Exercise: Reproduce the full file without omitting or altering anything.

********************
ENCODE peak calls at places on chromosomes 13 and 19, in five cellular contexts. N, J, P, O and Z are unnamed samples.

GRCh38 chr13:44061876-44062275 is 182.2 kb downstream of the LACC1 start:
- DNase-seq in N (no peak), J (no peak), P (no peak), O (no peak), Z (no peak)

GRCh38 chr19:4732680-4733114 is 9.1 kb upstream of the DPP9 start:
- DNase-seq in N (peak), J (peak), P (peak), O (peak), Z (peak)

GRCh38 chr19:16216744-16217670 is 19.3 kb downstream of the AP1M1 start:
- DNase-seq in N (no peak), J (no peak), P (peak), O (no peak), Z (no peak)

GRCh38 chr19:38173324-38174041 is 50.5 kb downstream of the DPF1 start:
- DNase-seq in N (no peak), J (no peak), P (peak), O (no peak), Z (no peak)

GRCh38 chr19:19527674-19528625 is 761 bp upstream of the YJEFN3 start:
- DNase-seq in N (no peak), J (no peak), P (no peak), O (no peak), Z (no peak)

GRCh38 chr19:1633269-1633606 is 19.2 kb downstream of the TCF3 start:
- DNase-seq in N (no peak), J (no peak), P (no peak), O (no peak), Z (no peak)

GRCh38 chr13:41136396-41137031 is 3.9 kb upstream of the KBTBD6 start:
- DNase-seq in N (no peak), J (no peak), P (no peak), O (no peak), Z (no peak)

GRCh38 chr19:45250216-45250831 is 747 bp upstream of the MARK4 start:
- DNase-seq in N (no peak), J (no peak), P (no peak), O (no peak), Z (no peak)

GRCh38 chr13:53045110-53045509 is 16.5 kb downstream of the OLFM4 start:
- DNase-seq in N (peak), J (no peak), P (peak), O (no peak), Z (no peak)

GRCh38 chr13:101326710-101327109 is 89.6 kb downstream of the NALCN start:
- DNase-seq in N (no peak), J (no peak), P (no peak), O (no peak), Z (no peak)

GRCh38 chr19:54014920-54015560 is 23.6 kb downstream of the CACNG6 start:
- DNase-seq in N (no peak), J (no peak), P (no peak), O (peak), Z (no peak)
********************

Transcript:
ENCODE peak calls at places on chromosomes 13 and 19, in five cellular contexts. N, J, P, O and Z are unnamed samples.

GRCh38 chr13:44061876-44062275 is 182.2 kb downstream of the LACC1 start:
- DNase-seq in N (no peak), J (no peak), P (no peak), O (no peak), Z (no peak)

GRCh38 chr19:4732680-4733114 is 9.1 kb upstream of the DPP9 start:
- DNase-seq in N (peak), J (peak), P (peak), O (peak), Z (peak)

GRCh38 chr19:16216744-16217670 is 19.3 kb downstream of the AP1M1 start:
- DNase-seq in N (no peak), J (no peak), P (peak), O (no peak), Z (no peak)

GRCh38 chr19:38173324-38174041 is 50.5 kb downstream of the DPF1 start:
- DNase-seq in N (no peak), J (no peak), P (peak), O (no peak), Z (no peak)

GRCh38 chr19:19527674-19528625 is 761 bp upstream of the YJEFN3 start:
- DNase-seq in N (no peak), J (no peak), P (no peak), O (no peak), Z (no peak)

GRCh38 chr19:1633269-1633606 is 19.2 kb downstream of the TCF3 start:
- DNase-seq in N (no peak), J (no peak), P (no peak), O (no peak), Z (no peak)

GRCh38 chr13:41136396-41137031 is 3.9 kb upstream of the KBTBD6 start:
- DNase-seq in N (no peak), J (no peak), P (no peak), O (no peak), Z (no peak)

GRCh38 chr19:45250216-45250831 is 747 bp upstream of the MARK4 start:
- DNase-seq in N (no peak), J (no peak), P (no peak), O (no peak), Z (no peak)

GRCh38 chr13:53045110-53045509 is 16.5 kb downstream of the OLFM4 start:
- DNase-seq in N (peak), J (no peak), P (peak), O (no peak), Z (no peak)

GRCh38 chr13:101326710-101327109 is 89.6 kb downstream of the NALCN start:
- DNase-seq in N (no peak), J (no peak), P (no peak), O (no peak), Z (no peak)

GRCh38 chr19:54014920-54015560 is 23.6 kb downstream of the CACNG6 start:
- DNase-seq in N (no peak), J (no peak), P (no peak), O (peak), Z (no peak)